Your website downgrades products based on their pH or packaging for efficacy. How is that so?
The issue that you see with pH is generally with alpha hydroxy acids (AHAs) and beta hydroxy acids (BHAs). Salicylic acid [BHA] is like an unsung hero that’s been around forever, in terms of reducing blemishes, fighting skin discoloration, building collagen, etc. AHAs also help with building collagen and evening out skin tone. They are brilliant ingredients, but they are only effective somewhere between a pH of 3.2 and 4. Most, but not all, products are made in that pH range.

In terms of containers, the problem is that the most important ingredients for skin, like antioxidants, don’t like air. They break down when exposed to air. When you take the lid off of a skin-care jar and you dip your finger in it, you’re not only transferring bacteria from your finger to the product, but you’re also letting in air. Preservatives don’t help, either — they only prevent you from getting an infection or stop mold from growing. Think about how long an orange lasts in your refrigerator — the same thing happens to antioxidants. Just don’t buy a jar. Don’t encourage the industry to be assholes. [Editor’s note: Begoun prefers pumps and opaque tubes.]

Do you ever get a response from cosmetics companies when you negatively review one of their products?
In the 30 years that I’ve been doing this, I can count on one or two hands the number of times I got a letter. I think mostly they just ignore us.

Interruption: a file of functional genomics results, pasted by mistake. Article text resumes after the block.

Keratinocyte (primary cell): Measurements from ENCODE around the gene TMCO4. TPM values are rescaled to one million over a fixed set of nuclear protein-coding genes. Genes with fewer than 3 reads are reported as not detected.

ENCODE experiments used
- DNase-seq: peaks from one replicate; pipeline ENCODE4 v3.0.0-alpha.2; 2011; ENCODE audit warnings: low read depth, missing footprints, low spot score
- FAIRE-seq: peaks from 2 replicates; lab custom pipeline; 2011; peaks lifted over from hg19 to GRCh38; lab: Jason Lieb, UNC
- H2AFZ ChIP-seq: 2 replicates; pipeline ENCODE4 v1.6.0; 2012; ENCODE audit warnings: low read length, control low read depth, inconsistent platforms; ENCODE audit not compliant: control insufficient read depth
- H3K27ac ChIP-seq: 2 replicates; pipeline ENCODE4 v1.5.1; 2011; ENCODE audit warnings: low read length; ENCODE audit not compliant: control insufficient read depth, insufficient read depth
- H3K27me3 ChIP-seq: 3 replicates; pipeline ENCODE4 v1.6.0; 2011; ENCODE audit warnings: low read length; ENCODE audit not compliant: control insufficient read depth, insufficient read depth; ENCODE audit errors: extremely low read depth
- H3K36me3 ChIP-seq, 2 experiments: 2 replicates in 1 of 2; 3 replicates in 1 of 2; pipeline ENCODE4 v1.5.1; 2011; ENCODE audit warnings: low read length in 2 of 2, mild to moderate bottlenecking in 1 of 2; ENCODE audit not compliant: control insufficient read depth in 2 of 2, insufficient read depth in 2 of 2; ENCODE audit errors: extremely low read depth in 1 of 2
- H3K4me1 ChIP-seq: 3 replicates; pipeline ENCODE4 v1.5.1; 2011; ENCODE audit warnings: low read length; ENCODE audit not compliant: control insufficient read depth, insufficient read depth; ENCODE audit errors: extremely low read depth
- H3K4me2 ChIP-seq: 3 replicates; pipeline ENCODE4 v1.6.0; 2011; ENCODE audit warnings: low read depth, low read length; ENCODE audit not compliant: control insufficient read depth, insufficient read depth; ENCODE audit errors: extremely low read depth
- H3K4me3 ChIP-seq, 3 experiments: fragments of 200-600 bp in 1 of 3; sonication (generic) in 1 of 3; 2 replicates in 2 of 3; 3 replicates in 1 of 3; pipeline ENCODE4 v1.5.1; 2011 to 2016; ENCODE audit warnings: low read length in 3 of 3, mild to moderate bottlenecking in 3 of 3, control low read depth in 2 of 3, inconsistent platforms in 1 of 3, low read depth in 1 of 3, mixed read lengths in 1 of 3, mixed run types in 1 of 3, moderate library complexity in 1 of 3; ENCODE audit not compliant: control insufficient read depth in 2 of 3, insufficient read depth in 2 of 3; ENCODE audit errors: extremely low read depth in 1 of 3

Do you feel a conflict of interest selling your own products while reviewing others?
I was reviewing products well before I launched my own product line. Prior to launching Paula’s Choice, I had written ten books. So I had already been a critic. We are the only cosmetics company in the world to recommend products other than our own. Perhaps the conflict of interest is, what is someone like me, who owns a cosmetics company, doing recommending other products than my own? Maybe I’m the crazy one.

What are the standout products at Paula’s Choice?
I’m particularly proud of our assortment of BHAs. We came out with all of these versions to accommodate different preferences and skin types. I’m also very proud of our serums. They’re packed with antioxidants and anti-inflammatory ingredients. What’s also nice about these products and unusual is that most of these are non-aqueous — they aren’t made with water. It keeps the antioxidants even more stable. We also have an assortment of retinol products. Retinol is a fascinating ingredient because it’s one of the few cell-communicating ingredients that we know the most about. Retinol is one of those hero ingredients, and we have several of them. All of our retinol comes in stable packing and is available from .3 percent to 1 percent.

You don’t sell face scrubs. Why?
When you scrub skin with abrasive scrubs, they put micro-tears into skin. And when you tear it, you damage the barrier to skin, which can cause all sorts of problems because it’s bad for skin. What we do recommend is the Clarisonic, and you can also use a soft washcloth and a gentle cleanser. Damaging the surface of skin is always bad for the skin. It makes it more vulnerable to environmental damage, pollution, and sun damage. You might have heard that it will help with collagen, but that’s like saying I’ll smoke a cigarette because I find it relaxing. There are other ways to stimulate collagen without damaging the skin. [Paula’s Choice does offer chemical exfoliants, however.]

This interview has been edited and condensed.

The Beauty Guru Calling Foul on the Industry